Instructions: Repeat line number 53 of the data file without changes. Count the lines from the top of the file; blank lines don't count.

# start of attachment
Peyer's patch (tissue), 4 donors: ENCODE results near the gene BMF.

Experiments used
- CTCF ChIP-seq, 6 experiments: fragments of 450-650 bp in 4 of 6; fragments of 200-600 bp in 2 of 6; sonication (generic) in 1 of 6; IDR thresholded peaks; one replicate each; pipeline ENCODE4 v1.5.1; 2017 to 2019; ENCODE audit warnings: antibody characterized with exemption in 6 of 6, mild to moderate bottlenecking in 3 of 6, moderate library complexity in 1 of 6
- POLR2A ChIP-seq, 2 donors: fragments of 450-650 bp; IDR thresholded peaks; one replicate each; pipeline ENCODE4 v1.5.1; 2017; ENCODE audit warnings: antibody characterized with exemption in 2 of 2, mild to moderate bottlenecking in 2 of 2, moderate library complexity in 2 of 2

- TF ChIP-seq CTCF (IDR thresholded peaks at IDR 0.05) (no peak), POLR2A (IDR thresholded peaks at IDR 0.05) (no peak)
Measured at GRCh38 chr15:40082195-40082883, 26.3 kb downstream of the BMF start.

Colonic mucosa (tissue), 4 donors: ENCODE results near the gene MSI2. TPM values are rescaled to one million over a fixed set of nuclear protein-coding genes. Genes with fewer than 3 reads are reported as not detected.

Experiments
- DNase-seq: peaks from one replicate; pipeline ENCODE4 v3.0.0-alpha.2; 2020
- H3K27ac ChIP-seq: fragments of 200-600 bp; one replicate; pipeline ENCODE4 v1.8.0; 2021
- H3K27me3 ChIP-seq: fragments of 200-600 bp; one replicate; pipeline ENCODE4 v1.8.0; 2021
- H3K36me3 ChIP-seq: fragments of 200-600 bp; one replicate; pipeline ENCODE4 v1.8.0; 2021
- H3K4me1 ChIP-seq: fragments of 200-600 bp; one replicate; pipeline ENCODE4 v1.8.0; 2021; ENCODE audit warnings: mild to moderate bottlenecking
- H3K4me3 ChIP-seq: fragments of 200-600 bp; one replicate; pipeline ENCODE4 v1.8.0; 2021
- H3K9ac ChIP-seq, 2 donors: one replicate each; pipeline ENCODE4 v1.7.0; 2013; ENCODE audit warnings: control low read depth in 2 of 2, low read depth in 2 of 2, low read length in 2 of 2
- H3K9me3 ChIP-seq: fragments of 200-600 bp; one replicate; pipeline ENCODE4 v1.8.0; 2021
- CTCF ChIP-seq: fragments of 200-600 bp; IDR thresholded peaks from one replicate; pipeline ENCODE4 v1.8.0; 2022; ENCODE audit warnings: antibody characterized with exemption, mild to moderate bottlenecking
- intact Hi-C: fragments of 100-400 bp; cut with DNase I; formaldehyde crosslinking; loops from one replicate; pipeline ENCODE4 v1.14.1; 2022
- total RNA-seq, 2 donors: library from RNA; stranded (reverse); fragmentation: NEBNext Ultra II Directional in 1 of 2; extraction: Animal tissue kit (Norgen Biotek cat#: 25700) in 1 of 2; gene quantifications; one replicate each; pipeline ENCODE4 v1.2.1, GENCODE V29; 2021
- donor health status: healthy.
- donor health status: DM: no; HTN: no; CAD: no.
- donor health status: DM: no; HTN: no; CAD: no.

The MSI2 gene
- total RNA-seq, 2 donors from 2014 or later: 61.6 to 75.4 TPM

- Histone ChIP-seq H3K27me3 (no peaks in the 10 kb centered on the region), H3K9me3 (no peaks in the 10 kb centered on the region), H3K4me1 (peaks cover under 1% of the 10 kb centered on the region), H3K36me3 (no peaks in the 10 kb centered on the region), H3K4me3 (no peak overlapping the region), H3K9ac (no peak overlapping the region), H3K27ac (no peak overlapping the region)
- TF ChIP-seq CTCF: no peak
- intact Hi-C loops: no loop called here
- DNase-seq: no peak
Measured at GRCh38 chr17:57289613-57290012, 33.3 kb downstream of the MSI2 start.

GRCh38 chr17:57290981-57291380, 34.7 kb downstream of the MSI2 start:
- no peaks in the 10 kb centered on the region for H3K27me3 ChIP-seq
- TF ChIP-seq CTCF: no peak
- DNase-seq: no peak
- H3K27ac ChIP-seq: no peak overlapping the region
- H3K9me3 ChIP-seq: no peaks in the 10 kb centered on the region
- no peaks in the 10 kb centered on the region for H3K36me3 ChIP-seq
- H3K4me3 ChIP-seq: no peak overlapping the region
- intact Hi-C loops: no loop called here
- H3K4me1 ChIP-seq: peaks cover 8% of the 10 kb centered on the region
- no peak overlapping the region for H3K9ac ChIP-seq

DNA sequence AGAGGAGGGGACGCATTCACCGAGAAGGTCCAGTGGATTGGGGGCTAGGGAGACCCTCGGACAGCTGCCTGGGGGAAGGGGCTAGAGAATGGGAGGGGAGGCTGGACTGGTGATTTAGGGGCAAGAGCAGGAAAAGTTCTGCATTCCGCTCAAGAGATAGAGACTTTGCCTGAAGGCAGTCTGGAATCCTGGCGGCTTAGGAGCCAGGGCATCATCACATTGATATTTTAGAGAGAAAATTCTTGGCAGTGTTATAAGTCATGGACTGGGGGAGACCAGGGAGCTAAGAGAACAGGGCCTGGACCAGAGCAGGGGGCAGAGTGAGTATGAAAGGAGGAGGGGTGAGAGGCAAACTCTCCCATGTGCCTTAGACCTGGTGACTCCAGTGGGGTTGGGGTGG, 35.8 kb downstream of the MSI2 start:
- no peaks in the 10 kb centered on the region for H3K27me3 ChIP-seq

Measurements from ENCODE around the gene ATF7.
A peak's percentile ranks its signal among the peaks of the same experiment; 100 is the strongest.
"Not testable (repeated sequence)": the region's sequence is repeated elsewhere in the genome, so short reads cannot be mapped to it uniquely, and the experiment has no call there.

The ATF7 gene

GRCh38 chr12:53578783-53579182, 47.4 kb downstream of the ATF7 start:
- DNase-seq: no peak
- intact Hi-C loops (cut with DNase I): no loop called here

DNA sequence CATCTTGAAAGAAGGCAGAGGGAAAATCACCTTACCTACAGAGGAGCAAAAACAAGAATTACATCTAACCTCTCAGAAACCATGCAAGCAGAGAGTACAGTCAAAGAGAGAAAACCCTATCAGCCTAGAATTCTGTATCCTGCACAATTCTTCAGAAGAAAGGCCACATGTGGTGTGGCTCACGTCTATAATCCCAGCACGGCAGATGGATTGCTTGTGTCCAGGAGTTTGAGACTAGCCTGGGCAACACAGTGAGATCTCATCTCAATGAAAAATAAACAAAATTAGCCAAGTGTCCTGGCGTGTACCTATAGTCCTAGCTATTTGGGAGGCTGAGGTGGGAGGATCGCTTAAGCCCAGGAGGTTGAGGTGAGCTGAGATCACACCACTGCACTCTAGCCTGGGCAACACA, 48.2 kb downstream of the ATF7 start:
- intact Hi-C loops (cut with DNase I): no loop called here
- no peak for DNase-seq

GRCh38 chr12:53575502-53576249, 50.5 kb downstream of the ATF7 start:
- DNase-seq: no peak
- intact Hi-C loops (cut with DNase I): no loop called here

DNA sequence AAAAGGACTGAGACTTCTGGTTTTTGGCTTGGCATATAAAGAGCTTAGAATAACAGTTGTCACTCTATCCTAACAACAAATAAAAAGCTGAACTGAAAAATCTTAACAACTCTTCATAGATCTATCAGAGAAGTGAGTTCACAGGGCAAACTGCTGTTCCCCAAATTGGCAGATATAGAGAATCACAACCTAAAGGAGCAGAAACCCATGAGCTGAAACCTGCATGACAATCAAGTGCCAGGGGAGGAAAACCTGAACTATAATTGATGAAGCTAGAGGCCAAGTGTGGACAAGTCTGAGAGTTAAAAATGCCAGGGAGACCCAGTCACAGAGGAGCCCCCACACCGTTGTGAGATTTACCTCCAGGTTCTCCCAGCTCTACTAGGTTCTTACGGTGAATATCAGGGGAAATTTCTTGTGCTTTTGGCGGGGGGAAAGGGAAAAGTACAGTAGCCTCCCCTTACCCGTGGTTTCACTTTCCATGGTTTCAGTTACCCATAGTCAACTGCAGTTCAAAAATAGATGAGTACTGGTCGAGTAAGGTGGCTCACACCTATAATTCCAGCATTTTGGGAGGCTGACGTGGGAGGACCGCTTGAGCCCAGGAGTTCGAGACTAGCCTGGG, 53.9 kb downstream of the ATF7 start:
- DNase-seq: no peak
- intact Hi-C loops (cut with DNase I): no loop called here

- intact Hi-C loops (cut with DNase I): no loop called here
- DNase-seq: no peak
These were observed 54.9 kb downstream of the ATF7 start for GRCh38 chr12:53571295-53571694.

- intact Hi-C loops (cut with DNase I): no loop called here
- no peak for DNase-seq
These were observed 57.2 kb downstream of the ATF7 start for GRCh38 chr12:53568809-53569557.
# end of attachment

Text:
GRCh38 chr12:53575502-53576249, 50.5 kb downstream of the ATF7 start: